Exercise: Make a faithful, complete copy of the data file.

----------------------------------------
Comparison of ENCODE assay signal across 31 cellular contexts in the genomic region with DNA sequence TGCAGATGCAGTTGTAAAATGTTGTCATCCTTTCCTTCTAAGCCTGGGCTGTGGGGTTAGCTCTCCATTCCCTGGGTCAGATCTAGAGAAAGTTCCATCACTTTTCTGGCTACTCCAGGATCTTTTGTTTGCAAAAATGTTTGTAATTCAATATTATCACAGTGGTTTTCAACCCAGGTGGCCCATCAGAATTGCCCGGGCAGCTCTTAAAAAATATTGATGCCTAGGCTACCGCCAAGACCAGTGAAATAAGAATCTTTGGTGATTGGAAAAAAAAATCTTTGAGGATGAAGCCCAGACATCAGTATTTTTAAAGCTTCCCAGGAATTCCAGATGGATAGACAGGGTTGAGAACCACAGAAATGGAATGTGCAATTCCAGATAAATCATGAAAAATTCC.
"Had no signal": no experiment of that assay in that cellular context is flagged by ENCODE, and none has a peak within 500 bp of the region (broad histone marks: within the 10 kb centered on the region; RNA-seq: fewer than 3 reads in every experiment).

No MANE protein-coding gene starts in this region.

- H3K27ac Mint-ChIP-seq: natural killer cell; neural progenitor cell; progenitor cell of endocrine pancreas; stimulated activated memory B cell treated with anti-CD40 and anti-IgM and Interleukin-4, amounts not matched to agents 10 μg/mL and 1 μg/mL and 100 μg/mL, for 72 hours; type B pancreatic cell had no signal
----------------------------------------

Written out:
Comparison of ENCODE assay signal across 31 cellular contexts in the genomic region with DNA sequence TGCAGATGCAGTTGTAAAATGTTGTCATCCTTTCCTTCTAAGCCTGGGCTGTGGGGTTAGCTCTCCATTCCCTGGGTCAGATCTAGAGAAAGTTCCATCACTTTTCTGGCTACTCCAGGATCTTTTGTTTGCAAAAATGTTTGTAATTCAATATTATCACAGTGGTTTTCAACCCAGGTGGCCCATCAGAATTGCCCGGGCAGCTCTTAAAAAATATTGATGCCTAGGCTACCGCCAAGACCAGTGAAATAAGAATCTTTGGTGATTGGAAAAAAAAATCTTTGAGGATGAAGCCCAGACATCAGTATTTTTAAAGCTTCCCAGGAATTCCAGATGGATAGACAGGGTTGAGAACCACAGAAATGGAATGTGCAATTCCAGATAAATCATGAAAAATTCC.
"Had no signal": no experiment of that assay in that cellular context is flagged by ENCODE, and none has a peak within 500 bp of the region (broad histone marks: within the 10 kb centered on the region; RNA-seq: fewer than 3 reads in every experiment).

No MANE protein-coding gene starts in this region.

- H3K27ac Mint-ChIP-seq: natural killer cell; neural progenitor cell; progenitor cell of endocrine pancreas; stimulated activated memory B cell treated with anti-CD40 and anti-IgM and Interleukin-4, amounts not matched to agents 10 μg/mL and 1 μg/mL and 100 μg/mL, for 72 hours; type B pancreatic cell had no signal